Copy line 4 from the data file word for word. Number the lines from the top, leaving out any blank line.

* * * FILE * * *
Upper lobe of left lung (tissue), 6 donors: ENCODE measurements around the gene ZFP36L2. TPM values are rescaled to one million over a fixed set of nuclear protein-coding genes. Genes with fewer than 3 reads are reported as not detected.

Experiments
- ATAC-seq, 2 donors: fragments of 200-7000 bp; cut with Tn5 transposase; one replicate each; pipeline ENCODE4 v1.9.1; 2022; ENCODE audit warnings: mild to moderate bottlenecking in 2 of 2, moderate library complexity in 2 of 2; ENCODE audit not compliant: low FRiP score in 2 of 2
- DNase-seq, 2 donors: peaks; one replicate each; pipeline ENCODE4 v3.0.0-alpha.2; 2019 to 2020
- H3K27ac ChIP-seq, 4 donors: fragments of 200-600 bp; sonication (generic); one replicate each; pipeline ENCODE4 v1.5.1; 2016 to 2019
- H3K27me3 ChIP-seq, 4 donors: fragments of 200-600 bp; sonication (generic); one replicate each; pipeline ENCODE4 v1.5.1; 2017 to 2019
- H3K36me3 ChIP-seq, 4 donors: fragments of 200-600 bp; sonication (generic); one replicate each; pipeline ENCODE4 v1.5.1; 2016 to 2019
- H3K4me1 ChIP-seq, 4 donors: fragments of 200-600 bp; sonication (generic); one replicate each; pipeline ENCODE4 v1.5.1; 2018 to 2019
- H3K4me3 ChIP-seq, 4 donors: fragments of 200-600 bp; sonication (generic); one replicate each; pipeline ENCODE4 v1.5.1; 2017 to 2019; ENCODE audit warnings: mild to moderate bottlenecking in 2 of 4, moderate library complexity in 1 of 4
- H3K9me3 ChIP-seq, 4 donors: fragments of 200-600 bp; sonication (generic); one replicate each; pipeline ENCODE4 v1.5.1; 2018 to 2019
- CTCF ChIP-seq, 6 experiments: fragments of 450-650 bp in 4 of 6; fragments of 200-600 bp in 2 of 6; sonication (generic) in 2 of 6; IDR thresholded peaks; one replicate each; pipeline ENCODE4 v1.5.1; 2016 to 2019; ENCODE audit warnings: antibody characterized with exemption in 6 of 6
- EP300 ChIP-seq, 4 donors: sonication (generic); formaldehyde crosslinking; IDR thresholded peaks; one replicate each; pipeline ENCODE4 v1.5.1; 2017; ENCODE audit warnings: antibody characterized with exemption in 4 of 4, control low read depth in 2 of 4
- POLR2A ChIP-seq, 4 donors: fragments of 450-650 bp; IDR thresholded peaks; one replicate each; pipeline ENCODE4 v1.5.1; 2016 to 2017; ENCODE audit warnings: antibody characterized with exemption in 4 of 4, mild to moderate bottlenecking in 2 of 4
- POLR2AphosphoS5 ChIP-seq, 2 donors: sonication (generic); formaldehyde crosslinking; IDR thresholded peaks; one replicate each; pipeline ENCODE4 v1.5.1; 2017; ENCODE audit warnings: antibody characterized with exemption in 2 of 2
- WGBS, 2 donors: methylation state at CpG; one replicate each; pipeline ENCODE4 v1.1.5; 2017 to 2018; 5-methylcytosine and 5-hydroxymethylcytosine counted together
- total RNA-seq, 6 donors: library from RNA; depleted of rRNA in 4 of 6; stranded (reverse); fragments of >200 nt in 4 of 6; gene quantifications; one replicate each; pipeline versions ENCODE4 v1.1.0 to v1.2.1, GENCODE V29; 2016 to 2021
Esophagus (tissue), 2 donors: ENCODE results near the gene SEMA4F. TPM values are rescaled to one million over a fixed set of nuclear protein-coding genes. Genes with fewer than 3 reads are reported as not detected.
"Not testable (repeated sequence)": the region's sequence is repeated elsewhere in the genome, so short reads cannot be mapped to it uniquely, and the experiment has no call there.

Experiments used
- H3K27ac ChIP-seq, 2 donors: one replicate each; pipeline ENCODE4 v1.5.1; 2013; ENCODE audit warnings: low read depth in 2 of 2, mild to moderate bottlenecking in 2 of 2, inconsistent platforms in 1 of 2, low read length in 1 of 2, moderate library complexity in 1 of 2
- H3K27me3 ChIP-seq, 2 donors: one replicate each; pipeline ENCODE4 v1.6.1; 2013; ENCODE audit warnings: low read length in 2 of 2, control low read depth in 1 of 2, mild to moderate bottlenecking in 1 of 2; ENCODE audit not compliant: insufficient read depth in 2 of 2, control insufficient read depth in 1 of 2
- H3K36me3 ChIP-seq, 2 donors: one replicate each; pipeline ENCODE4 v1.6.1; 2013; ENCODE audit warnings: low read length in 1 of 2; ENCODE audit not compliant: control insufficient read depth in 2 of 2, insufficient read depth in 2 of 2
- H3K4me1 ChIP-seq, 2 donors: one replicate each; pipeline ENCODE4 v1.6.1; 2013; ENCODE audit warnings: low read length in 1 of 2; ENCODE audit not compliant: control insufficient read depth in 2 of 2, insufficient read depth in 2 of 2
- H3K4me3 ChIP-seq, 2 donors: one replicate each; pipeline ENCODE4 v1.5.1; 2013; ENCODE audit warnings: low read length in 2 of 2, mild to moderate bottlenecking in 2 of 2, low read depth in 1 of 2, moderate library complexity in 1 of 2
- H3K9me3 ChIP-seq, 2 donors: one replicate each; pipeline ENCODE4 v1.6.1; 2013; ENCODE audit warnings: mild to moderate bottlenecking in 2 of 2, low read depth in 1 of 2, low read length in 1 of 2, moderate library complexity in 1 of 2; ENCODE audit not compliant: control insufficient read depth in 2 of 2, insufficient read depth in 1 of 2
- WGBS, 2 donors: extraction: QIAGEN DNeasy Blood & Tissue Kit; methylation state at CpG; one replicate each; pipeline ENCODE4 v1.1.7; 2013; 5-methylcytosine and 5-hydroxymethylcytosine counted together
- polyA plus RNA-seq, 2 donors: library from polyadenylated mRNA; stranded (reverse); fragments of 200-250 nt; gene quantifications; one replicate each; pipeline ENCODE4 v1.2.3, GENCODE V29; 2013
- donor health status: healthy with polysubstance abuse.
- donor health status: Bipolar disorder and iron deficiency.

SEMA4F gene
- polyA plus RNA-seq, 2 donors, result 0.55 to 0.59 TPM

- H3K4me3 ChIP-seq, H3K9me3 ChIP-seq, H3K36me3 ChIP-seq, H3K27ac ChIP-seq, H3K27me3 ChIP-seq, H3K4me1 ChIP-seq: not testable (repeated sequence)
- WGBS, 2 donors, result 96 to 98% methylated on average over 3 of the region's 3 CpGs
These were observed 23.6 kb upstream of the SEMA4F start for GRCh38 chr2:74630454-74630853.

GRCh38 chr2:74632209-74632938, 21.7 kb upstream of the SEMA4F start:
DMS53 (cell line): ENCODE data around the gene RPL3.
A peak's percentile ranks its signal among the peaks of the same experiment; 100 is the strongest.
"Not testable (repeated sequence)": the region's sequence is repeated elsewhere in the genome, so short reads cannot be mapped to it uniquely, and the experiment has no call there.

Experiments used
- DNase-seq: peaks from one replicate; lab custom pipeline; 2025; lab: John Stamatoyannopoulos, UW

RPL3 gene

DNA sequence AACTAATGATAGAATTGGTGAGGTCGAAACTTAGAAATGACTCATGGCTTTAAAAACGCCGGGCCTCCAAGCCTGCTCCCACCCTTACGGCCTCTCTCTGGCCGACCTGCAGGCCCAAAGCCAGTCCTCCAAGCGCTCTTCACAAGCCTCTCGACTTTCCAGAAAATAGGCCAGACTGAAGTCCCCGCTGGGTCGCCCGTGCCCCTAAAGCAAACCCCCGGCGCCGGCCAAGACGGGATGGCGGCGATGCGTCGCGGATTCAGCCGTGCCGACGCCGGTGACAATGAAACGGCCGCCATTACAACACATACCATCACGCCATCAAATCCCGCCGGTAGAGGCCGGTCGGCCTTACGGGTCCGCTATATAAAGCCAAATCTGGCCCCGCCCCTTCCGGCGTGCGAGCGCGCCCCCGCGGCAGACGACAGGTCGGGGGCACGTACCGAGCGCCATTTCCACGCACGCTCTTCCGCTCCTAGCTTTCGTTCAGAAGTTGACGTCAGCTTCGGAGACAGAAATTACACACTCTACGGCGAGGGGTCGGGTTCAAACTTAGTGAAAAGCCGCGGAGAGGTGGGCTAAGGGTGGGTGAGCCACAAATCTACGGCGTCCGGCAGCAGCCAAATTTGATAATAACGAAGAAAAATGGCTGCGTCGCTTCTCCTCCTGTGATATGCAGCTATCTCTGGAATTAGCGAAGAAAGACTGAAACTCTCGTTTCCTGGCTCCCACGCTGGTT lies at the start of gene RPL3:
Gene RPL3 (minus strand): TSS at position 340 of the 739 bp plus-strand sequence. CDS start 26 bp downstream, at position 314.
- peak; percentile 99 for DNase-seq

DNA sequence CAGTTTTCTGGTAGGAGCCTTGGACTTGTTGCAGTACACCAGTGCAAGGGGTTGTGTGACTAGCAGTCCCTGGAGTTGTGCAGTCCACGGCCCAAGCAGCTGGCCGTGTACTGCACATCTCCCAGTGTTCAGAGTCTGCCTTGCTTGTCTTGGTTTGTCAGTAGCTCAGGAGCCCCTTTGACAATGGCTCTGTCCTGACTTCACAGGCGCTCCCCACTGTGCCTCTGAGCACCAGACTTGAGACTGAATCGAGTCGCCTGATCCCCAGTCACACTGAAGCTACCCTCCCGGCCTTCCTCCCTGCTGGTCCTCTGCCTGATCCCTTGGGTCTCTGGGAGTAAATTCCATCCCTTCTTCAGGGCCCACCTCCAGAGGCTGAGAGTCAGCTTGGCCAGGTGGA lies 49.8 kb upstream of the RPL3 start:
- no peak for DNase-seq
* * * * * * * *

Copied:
- DNase-seq, 2 donors: peaks; one replicate each; pipeline ENCODE4 v3.0.0-alpha.2; 2019 to 2020